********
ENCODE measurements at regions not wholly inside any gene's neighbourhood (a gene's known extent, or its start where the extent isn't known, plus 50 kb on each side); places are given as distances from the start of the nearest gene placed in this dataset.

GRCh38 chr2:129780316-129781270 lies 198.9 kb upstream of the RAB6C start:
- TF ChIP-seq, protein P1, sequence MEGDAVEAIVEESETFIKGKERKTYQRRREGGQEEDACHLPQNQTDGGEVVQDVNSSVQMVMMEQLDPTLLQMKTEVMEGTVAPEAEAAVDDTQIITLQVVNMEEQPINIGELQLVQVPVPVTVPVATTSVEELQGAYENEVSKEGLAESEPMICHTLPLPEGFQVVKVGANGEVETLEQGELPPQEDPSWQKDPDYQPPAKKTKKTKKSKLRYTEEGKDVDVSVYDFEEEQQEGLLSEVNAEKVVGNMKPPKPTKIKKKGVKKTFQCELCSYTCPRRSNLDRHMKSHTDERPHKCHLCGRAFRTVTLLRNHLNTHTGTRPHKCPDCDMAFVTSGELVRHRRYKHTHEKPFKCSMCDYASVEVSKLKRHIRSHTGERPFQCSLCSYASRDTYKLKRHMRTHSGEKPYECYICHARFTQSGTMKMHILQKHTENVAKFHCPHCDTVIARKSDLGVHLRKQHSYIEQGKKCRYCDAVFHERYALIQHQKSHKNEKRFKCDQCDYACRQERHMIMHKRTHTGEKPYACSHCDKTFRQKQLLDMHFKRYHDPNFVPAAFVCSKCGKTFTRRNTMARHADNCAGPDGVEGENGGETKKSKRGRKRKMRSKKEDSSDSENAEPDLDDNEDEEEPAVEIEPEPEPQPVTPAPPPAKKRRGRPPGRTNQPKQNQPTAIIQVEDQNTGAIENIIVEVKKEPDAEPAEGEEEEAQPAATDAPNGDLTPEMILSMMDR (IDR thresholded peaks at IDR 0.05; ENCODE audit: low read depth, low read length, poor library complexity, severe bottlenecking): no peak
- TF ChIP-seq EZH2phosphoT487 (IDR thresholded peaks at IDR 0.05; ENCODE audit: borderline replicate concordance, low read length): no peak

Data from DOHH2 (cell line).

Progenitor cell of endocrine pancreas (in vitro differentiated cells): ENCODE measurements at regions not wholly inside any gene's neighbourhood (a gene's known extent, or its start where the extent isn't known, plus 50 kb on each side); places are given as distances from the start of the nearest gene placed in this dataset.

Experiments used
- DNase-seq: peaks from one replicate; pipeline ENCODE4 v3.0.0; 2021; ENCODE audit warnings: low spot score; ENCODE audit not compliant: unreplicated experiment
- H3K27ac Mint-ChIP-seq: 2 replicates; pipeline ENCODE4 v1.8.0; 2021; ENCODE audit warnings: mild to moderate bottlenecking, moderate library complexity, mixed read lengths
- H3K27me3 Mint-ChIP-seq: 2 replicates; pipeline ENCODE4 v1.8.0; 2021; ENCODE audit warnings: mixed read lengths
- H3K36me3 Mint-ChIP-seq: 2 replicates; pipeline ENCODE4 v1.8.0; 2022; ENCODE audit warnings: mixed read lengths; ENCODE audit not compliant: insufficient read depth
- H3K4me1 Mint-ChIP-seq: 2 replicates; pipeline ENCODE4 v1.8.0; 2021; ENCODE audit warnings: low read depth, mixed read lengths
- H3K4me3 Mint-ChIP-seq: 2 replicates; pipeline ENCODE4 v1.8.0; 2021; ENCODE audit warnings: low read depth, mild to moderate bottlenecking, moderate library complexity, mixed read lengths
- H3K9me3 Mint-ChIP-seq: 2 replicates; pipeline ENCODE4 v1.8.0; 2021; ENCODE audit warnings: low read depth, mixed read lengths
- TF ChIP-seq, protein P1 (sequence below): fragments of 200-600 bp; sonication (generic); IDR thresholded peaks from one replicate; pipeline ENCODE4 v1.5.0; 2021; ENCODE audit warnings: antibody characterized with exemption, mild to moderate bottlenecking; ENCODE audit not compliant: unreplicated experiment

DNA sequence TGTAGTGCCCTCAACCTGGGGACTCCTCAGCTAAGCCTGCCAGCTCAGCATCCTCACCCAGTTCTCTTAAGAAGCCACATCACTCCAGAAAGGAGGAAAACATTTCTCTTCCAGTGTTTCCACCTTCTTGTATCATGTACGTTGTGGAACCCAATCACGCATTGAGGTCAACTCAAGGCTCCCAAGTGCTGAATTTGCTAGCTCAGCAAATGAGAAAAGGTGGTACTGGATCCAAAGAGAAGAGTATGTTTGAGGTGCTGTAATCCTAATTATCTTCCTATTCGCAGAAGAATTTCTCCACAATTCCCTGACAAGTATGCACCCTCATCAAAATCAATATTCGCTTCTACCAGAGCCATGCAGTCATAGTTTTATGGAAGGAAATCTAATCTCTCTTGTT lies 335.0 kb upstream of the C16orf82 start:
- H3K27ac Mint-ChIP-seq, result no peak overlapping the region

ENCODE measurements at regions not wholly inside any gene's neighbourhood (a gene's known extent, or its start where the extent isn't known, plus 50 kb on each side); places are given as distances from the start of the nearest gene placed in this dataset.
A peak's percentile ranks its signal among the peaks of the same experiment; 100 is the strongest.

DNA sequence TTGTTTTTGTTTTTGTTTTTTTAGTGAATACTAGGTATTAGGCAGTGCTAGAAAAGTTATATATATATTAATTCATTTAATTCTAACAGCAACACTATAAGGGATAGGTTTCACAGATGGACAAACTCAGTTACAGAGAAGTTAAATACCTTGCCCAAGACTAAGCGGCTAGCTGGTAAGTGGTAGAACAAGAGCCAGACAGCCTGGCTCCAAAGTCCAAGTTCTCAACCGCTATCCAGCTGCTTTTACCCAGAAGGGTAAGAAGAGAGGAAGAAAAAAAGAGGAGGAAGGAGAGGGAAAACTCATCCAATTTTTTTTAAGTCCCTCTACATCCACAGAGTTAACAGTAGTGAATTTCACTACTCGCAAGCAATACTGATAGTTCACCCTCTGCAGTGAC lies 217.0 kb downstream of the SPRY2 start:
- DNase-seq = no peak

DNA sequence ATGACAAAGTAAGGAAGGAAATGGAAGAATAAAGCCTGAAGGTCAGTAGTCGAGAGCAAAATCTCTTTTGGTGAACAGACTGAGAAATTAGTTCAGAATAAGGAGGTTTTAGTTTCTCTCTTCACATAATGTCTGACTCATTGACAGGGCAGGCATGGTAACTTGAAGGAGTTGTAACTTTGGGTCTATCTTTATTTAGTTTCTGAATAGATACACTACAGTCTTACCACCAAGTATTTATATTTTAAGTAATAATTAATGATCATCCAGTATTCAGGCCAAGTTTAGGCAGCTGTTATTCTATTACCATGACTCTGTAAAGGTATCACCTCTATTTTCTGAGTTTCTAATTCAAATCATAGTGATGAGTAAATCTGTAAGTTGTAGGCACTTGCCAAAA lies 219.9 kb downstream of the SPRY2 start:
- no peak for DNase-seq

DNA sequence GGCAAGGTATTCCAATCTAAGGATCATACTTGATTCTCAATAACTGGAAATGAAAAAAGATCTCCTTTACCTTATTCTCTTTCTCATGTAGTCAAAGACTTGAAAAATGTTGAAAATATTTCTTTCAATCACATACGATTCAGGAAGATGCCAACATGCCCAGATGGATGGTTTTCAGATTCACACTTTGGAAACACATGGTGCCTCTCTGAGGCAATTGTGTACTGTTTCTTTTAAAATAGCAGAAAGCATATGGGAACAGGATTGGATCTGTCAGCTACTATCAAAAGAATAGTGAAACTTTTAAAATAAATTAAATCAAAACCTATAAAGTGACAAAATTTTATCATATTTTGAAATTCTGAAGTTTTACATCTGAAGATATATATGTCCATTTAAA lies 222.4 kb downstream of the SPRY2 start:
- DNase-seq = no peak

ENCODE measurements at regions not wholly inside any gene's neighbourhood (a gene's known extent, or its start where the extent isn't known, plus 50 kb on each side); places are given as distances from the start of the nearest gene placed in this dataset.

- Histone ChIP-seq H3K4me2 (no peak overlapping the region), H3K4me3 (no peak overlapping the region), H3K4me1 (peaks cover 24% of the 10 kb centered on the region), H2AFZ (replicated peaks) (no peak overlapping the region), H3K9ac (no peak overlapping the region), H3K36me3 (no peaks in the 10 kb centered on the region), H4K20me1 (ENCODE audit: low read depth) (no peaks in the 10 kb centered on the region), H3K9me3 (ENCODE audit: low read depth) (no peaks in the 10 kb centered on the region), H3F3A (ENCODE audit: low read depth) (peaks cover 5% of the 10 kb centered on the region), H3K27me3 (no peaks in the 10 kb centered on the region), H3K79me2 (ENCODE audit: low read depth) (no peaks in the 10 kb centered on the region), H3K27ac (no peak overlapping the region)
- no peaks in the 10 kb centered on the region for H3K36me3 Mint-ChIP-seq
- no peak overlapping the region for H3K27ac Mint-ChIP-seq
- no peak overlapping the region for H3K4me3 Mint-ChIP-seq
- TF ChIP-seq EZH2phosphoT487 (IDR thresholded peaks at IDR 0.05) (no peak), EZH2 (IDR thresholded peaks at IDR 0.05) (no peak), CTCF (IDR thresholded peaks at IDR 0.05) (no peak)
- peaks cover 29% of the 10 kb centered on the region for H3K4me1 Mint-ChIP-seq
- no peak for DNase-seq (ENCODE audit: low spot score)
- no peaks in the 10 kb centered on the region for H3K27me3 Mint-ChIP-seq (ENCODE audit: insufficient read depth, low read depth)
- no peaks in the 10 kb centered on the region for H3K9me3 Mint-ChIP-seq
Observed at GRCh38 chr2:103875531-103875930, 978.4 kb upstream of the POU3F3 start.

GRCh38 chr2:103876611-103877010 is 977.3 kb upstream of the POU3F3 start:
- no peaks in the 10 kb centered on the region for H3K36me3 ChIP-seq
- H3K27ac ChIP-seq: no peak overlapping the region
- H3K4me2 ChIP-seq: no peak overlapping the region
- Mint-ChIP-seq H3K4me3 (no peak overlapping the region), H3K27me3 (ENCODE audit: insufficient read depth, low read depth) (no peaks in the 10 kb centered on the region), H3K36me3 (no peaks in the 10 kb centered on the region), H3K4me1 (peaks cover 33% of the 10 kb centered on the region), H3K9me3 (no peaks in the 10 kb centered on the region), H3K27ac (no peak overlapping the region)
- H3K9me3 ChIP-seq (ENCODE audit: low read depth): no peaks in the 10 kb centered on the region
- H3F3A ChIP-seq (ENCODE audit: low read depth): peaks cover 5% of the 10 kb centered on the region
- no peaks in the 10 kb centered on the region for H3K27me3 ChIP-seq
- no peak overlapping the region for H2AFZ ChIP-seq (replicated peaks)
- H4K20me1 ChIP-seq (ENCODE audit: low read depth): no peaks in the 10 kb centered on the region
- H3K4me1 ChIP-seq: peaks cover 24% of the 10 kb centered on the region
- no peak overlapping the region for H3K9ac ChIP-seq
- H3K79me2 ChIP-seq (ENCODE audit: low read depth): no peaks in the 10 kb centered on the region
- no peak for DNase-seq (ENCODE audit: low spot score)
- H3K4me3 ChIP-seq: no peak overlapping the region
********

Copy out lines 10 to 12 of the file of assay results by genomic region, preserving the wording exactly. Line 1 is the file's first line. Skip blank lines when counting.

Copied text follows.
- H3K27me3 Mint-ChIP-seq: 2 replicates; pipeline ENCODE4 v1.8.0; 2021; ENCODE audit warnings: mixed read lengths
- H3K36me3 Mint-ChIP-seq: 2 replicates; pipeline ENCODE4 v1.8.0; 2022; ENCODE audit warnings: mixed read lengths; ENCODE audit not compliant: insufficient read depth
- H3K4me1 Mint-ChIP-seq: 2 replicates; pipeline ENCODE4 v1.8.0; 2021; ENCODE audit warnings: low read depth, mixed read lengths